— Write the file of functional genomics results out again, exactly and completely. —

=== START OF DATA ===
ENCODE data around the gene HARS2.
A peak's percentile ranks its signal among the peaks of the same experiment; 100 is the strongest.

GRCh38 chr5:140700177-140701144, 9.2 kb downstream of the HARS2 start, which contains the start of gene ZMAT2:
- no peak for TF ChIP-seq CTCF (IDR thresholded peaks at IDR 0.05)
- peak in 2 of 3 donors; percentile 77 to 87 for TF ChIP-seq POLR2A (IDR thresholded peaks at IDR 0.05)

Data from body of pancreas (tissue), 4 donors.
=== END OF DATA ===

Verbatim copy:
ENCODE data around the gene HARS2.
A peak's percentile ranks its signal among the peaks of the same experiment; 100 is the strongest.

GRCh38 chr5:140700177-140701144, 9.2 kb downstream of the HARS2 start, which contains the start of gene ZMAT2:
- no peak for TF ChIP-seq CTCF (IDR thresholded peaks at IDR 0.05)
- peak in 2 of 3 donors; percentile 77 to 87 for TF ChIP-seq POLR2A (IDR thresholded peaks at IDR 0.05)

Data from body of pancreas (tissue), 4 donors.